We must also remember that philosophy is a second order discipline. That is, it tries to get at and make sense of the assumptions that other disciplines are built upon—to see how they tick, so to speak. Religions themselves are not second order disciplines—they’re not even disciplines in the strict academic sense of the word (although they certainly require discipline.) But the study of religion as a subject or the systematic theologies of particular religions are not second order disciplines either.
Furthermore, it’s pretty difficult to make the sweeping statement that one should not “use postmodernism” when talking about one’s faith when “using postmodernism” could mean a myriad of different things. Unfortunately, because this is the case, many mistakenly think that postmodernism equates to relativism or that no one knows what it means. Really though, that is not the case at all. It’s just that part of postmodernism is recognizing difference as vitally important. Even lumping all Modern thinkers together (Descartes, Locke, Hume, and Kant, for example) is really doing those thinkers a great disservice since in many cases, their thought differs greatly one to another, even though there may be some very basic underlying assumptions. Since I’m trained in literature, I’ll use literary criticism as an example. Someone could look at, for instance, Slavoj Zizek’s insistence on subjectivity in arriving at an adequate political theory to talk about the politics of a Charles Dickens novel. Or one could use Lacanian psychoanalysis to talk about the same novel in a different way. Or perhaps Derridean deconstruction.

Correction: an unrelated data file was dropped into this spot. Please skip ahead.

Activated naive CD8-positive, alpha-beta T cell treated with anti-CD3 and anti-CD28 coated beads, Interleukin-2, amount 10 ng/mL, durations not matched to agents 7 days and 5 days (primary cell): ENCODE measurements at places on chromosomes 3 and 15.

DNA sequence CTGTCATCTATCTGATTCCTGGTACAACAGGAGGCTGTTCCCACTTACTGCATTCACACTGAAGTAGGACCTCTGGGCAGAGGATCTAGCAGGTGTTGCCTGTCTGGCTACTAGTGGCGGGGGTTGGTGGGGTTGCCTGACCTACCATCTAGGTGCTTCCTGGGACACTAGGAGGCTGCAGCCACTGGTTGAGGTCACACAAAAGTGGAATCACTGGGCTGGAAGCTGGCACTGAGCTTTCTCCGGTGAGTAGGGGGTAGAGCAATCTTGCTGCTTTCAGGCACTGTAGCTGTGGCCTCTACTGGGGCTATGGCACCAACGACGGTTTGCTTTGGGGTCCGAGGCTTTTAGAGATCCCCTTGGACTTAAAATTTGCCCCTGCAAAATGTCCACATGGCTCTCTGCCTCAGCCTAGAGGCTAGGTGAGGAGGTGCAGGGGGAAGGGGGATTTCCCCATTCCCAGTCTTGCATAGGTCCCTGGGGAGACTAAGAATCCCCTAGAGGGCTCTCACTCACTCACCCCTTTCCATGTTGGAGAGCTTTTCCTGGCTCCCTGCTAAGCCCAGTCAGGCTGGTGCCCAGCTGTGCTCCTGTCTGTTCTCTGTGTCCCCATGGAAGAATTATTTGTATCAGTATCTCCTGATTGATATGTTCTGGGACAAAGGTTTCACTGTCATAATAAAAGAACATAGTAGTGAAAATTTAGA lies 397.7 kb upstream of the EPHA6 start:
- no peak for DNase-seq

Not that any of those would be necessarily good readings of the text. The point, however, is that while Zizek, Lacan, and Derrida all bear certain marks of postmodernism, those marks are different, and the three really can’t be conflated under one large banner of “The Postmodern.”
And the fact that those readings I pulled off the top of my head may in fact not serve us well in understanding Dickens illustrates another important point: When one reads a text and wishes to employ a particular theory, one is using that theory as a hermeneutical tool in so far as it is useful for the task at hand. You can’t force a theory or a philosophy onto a text. If it isn’t doing work for you hermeneutically, then there’s no point in using it.
This has chapped the hide of many a social-activist-would-be-Marxist-revolutionary-first-year-undergraduate-English-major who wants to argue that Falkner’s “A Rose for Emily” or Chopin’s “Story of an Hour” can be read as an allegory for the struggle of the proletariat.
(Not that one could never attempt to make that case, of course.)
All this means for biblical hermeneutics and theology is that sometimes postmodern philosophy may be useful under certain circumstances and other times it may not be. There’s no need for anyone to convert to postmodernity. Rather, postmodern thought helps us articulate what I see as a better approach to understanding scripture, theology, and religious experience in general. Of course, I would also argue that seeing the Bible “postmodernly” is often times more helpful than not and that we should always take a posture of humility forcing us to recognize our study of theology as limited rather than pursing an all-encompassing theology where we are attempting to contain God in our very limited understanding, to understand his being in its entirety.
The postmodern, whatever that is, keeps us intellectually honest and, as Westphal says, prevents us from thinking we have the ability to look over God’s shoulder.
by Joel Harrison